Egypt’s Supreme Council of the Armed Forces Rules It Will Not Allow International Election Observers
28th July, 2011 - Posted by Admin - 6 Comments
It was announced this week by the Supreme Council of the Armed Forces (SCAF) that Egypt will not allow international monitors to observe the upcoming parliamentary elections. The international community is calling on SCAF to reconsider its decision, claiming that this decision puts the credibility of the elections at risk.
Instead of allowing in international observers, SCAF claimed that Egyptian monitors will be used to guarantee the safety and transparency of the vote. Unfortunately, just a guarantee of a free and fair election by the military is not enough.
While this does not necessarily mean that international observers will be excluded from monitoring the future Presidential election, it is certainly not encouraging. Unfortunately, many activists see this move by the Egyptian military as a negative sign for Egypt’s transition into a democratic country.
Nevertheless, Global Exchange is proud to announce that we will be sending our first delegation to Egypt this January. Read all about it below, and consider joining us as we explore Egypt together.
DELEGATION TO EGYPT:
Global Exchange’s first delegation to Egypt, El-Youm wa Bukra: The Egyptian Revolution – Hopes for Tomorrow and the Realities of Today, is set to take place January 21, 2012 – February 03, 2012.
The Egyptian Revolution represented a major success for the Egyptian people and the future of their country. Despite the success of peacefully ousting former President Hosni Mubarak, it does not mean that the hopes of the revolution have fully been realized or accomplished.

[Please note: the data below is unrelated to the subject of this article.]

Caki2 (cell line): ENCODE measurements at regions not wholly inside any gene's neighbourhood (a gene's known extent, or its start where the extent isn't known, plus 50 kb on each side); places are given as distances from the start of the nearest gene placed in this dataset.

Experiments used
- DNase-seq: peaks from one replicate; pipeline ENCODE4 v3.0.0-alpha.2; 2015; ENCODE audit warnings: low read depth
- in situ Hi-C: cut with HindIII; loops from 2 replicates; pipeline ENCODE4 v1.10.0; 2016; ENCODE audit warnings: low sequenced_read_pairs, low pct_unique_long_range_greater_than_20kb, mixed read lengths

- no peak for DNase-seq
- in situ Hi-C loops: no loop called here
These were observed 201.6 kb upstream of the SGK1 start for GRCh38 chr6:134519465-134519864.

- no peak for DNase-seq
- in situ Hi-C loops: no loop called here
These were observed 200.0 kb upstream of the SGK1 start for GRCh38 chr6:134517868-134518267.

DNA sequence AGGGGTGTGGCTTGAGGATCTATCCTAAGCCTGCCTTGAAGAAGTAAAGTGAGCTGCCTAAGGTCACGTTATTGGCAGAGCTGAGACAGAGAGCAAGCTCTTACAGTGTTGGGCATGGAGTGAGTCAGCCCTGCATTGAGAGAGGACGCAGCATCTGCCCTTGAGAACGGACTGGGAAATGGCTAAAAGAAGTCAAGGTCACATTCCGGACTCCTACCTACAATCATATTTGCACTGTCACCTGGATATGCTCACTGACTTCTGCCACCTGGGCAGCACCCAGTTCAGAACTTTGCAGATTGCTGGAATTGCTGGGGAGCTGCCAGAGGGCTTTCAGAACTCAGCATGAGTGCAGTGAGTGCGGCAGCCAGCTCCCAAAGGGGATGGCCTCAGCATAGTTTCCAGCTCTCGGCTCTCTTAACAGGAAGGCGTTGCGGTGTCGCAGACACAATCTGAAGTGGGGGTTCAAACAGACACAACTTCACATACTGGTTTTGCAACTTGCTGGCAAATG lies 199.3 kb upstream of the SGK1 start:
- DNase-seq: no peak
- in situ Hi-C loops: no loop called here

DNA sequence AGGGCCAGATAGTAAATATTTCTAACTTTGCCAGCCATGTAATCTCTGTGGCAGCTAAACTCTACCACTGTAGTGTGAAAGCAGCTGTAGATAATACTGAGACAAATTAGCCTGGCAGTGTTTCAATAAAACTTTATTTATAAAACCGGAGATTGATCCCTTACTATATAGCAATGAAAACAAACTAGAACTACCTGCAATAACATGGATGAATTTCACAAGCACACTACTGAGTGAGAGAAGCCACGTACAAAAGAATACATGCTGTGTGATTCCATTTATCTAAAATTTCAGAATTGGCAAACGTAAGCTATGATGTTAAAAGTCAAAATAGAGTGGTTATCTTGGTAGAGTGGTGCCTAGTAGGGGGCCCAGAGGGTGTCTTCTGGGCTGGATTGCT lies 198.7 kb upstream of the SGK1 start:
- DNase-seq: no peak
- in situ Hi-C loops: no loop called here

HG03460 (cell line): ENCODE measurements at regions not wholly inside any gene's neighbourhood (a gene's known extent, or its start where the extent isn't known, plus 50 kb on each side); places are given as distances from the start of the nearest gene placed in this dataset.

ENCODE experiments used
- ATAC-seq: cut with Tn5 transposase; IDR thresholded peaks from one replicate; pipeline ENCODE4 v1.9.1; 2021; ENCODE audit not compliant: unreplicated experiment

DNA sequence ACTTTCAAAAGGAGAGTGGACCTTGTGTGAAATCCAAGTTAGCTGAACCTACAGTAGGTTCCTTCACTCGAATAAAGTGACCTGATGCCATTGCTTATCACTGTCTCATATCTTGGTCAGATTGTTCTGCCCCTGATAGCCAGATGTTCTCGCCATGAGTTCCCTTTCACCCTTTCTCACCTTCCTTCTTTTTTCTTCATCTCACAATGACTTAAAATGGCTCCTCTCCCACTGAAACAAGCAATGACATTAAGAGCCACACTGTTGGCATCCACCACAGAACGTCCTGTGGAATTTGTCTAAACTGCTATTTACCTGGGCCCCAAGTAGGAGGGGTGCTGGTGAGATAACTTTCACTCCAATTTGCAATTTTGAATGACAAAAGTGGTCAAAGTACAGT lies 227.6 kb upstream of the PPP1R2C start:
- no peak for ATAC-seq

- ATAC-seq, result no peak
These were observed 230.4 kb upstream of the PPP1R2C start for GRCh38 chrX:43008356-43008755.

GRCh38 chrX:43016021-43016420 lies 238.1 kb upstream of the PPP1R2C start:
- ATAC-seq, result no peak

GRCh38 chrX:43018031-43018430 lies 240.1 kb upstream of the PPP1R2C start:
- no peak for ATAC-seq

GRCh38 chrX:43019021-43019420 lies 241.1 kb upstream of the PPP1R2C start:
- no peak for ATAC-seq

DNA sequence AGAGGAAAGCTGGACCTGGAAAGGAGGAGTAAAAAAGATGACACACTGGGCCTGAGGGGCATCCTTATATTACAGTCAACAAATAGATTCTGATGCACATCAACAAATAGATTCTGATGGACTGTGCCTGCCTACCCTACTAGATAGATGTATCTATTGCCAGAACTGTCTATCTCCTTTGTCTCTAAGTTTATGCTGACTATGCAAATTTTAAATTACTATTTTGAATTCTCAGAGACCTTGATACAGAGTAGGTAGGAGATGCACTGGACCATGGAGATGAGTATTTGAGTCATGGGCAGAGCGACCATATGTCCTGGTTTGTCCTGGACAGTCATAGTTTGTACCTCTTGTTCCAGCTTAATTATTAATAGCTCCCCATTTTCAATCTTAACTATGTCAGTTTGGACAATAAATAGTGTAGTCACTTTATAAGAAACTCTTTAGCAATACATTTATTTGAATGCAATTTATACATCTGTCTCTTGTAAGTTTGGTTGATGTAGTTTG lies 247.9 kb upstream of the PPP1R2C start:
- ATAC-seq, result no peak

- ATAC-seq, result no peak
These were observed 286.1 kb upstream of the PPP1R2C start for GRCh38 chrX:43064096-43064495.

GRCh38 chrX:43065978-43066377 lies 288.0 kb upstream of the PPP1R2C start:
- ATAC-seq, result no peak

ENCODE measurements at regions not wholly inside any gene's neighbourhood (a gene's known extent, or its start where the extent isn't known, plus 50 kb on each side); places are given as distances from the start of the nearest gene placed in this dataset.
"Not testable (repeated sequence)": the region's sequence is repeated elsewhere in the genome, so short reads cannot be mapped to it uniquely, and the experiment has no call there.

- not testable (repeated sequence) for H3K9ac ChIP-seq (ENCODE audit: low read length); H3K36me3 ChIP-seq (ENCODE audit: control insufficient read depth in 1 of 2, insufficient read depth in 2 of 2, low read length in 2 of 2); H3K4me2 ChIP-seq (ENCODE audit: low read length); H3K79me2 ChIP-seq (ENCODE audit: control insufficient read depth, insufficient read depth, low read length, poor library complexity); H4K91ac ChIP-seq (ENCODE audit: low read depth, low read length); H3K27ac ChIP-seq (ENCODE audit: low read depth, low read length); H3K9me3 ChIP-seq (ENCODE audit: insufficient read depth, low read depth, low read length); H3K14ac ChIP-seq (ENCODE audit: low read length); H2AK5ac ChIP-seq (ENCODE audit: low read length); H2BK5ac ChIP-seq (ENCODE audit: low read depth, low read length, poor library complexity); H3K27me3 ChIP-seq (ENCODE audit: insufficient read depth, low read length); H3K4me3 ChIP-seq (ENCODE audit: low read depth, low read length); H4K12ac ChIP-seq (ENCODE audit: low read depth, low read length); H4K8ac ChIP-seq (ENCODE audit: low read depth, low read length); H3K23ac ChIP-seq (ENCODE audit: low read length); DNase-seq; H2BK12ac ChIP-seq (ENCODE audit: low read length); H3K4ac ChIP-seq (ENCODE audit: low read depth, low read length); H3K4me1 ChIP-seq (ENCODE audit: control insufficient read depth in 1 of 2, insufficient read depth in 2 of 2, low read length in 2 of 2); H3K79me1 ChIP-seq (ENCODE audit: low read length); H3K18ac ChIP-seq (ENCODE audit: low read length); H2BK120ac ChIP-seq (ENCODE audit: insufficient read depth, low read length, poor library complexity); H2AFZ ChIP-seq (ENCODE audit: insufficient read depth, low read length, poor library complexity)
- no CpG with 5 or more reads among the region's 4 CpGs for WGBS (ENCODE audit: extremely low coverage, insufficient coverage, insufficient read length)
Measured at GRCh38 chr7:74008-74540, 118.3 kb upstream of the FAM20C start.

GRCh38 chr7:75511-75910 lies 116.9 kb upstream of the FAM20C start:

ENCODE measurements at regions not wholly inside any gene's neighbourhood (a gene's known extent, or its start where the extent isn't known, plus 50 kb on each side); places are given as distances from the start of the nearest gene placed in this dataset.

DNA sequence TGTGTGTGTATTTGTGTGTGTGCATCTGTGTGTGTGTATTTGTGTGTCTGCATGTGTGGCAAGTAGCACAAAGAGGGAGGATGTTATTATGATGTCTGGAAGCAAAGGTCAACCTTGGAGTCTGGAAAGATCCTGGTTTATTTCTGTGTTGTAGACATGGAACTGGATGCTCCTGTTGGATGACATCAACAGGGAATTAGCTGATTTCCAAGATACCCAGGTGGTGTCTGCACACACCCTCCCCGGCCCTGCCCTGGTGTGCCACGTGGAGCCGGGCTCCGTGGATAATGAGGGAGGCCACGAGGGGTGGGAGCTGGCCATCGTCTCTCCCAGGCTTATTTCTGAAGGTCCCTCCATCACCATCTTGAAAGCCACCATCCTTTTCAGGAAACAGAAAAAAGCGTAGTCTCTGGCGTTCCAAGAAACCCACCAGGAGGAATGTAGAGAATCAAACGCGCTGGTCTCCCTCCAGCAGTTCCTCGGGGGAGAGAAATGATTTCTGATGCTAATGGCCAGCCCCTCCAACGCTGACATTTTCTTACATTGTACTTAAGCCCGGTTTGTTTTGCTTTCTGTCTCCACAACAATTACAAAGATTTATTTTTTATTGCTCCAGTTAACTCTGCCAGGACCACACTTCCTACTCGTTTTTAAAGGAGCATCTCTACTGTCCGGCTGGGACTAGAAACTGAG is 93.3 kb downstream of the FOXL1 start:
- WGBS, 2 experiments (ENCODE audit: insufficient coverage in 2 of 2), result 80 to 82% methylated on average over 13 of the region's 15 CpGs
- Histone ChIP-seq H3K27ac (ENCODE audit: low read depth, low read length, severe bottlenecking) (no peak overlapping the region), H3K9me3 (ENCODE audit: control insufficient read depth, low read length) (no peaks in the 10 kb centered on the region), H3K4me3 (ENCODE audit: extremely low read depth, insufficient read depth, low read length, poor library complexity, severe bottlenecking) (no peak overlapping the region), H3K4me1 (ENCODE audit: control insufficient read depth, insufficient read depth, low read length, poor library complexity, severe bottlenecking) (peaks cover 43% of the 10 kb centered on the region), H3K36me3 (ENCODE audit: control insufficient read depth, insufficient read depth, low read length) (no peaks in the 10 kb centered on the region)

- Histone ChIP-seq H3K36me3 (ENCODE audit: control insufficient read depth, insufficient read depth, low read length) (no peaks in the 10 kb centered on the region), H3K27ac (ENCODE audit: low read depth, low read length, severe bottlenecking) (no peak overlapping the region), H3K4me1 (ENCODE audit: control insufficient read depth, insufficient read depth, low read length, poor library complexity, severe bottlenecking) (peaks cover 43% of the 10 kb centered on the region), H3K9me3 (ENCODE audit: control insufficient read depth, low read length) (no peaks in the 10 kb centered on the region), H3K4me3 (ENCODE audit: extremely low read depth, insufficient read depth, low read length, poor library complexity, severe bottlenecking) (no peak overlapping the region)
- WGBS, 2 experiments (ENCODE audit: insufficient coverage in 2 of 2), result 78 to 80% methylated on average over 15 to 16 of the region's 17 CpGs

Join Global Exchange on our first delegation into post-revolutionary Egypt to analyze some of the complex social justice and human rights issues that inspired the nation’s nonviolent revolution.
This delegation will have a unique opportunity to delve into the intricacies of the Egyptian Revolution by exploring the social and economic issues that led to the uprising in Tahrir Square. We will also examine the aftermath of the revolution and how it translates to the people on the ground. From the Bedouins to the Nubians, from Muslims to Christians, we will learn from the voices of the diverse Egyptian population, about their daily realities and hopes for tomorrow.
Participants will examine issues surrounding corruption, poverty, sustainability, the environment, and fair trade along with gender and religion in order to develop an in-depth understanding of Egypt beyond the Arab Spring.
Program Highlights may include:
- Meetings with activists, journalists and bloggers active during the Revolution
- Analyzing poverty and corruption through a visit to Garbage City
- Visits to organizations involved in human rights and social justice
- Visits to Fair Trade stores and meetings with craftsmen
- Visits to interfaith organizations, mosques, synagogues, and churches to see what role religion plays in the Revolution
- Hiking and cooking with Bedouin tribes in the Sinai Peninsula
- Looking at the negative impacts of tourism and the High Dam in Upper Egypt
- Possible visits to the Egyptian Museum, Pyramids, and other historical sites
For more information about the delegation: Visit our website.
What do you think? Should SCAF allow international election monitors to observe the upcoming parliamentary elections? Share your thoughts in the Comments section.
Posted on: July 28, 2011
Filed under: Africa